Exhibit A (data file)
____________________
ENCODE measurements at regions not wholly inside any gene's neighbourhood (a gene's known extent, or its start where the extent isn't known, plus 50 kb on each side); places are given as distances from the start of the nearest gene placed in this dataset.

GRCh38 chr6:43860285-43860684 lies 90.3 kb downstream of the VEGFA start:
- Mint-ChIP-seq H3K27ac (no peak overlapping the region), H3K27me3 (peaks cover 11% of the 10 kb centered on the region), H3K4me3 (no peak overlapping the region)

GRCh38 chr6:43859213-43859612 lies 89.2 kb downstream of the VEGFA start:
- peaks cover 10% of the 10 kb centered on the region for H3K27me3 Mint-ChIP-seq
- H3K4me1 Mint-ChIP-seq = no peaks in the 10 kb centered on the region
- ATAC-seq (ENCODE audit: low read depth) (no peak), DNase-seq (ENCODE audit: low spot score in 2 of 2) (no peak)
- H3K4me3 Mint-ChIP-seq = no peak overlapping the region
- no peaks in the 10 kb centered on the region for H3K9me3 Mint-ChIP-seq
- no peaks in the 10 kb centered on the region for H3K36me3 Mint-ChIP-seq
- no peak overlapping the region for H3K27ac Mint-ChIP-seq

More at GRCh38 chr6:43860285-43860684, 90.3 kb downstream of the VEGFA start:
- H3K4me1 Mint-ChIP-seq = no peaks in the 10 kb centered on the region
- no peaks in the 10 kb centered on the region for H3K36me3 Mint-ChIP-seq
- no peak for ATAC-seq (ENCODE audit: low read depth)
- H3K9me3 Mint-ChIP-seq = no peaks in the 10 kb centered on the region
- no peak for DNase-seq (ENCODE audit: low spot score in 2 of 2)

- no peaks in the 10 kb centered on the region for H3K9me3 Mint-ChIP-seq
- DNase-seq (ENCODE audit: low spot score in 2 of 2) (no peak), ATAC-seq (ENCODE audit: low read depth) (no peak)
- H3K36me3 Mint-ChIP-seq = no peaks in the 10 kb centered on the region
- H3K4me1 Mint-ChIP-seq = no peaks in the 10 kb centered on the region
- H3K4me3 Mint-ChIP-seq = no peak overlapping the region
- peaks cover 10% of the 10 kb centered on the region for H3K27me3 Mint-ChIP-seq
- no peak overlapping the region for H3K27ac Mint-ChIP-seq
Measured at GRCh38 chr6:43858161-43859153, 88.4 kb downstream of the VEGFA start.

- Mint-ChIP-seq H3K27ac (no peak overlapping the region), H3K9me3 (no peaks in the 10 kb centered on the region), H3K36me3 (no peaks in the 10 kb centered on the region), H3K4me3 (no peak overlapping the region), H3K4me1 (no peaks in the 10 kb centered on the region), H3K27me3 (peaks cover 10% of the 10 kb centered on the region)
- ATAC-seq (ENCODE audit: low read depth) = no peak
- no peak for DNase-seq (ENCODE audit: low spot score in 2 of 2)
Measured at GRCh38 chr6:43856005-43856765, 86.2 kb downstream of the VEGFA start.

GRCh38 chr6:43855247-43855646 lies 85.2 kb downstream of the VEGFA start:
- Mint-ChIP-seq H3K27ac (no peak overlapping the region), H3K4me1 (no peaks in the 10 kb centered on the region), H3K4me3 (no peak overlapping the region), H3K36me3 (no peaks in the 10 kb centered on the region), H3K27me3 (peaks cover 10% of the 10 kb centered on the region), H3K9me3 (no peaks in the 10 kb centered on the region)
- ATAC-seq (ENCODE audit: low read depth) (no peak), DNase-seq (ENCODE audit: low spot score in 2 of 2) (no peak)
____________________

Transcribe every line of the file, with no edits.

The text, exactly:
ENCODE measurements at regions not wholly inside any gene's neighbourhood (a gene's known extent, or its start where the extent isn't known, plus 50 kb on each side); places are given as distances from the start of the nearest gene placed in this dataset.

GRCh38 chr6:43860285-43860684 lies 90.3 kb downstream of the VEGFA start:
- Mint-ChIP-seq H3K27ac (no peak overlapping the region), H3K27me3 (peaks cover 11% of the 10 kb centered on the region), H3K4me3 (no peak overlapping the region)

GRCh38 chr6:43859213-43859612 lies 89.2 kb downstream of the VEGFA start:
- peaks cover 10% of the 10 kb centered on the region for H3K27me3 Mint-ChIP-seq
- H3K4me1 Mint-ChIP-seq = no peaks in the 10 kb centered on the region
- ATAC-seq (ENCODE audit: low read depth) (no peak), DNase-seq (ENCODE audit: low spot score in 2 of 2) (no peak)
- H3K4me3 Mint-ChIP-seq = no peak overlapping the region
- no peaks in the 10 kb centered on the region for H3K9me3 Mint-ChIP-seq
- no peaks in the 10 kb centered on the region for H3K36me3 Mint-ChIP-seq
- no peak overlapping the region for H3K27ac Mint-ChIP-seq

More at GRCh38 chr6:43860285-43860684, 90.3 kb downstream of the VEGFA start:
- H3K4me1 Mint-ChIP-seq = no peaks in the 10 kb centered on the region
- no peaks in the 10 kb centered on the region for H3K36me3 Mint-ChIP-seq
- no peak for ATAC-seq (ENCODE audit: low read depth)
- H3K9me3 Mint-ChIP-seq = no peaks in the 10 kb centered on the region
- no peak for DNase-seq (ENCODE audit: low spot score in 2 of 2)

- no peaks in the 10 kb centered on the region for H3K9me3 Mint-ChIP-seq
- DNase-seq (ENCODE audit: low spot score in 2 of 2) (no peak), ATAC-seq (ENCODE audit: low read depth) (no peak)
- H3K36me3 Mint-ChIP-seq = no peaks in the 10 kb centered on the region
- H3K4me1 Mint-ChIP-seq = no peaks in the 10 kb centered on the region
- H3K4me3 Mint-ChIP-seq = no peak overlapping the region
- peaks cover 10% of the 10 kb centered on the region for H3K27me3 Mint-ChIP-seq
- no peak overlapping the region for H3K27ac Mint-ChIP-seq
Measured at GRCh38 chr6:43858161-43859153, 88.4 kb downstream of the VEGFA start.

- Mint-ChIP-seq H3K27ac (no peak overlapping the region), H3K9me3 (no peaks in the 10 kb centered on the region), H3K36me3 (no peaks in the 10 kb centered on the region), H3K4me3 (no peak overlapping the region), H3K4me1 (no peaks in the 10 kb centered on the region), H3K27me3 (peaks cover 10% of the 10 kb centered on the region)
- ATAC-seq (ENCODE audit: low read depth) = no peak
- no peak for DNase-seq (ENCODE audit: low spot score in 2 of 2)
Measured at GRCh38 chr6:43856005-43856765, 86.2 kb downstream of the VEGFA start.

GRCh38 chr6:43855247-43855646 lies 85.2 kb downstream of the VEGFA start:
- Mint-ChIP-seq H3K27ac (no peak overlapping the region), H3K4me1 (no peaks in the 10 kb centered on the region), H3K4me3 (no peak overlapping the region), H3K36me3 (no peaks in the 10 kb centered on the region), H3K27me3 (peaks cover 10% of the 10 kb centered on the region), H3K9me3 (no peaks in the 10 kb centered on the region)
- ATAC-seq (ENCODE audit: low read depth) (no peak), DNase-seq (ENCODE audit: low spot score in 2 of 2) (no peak)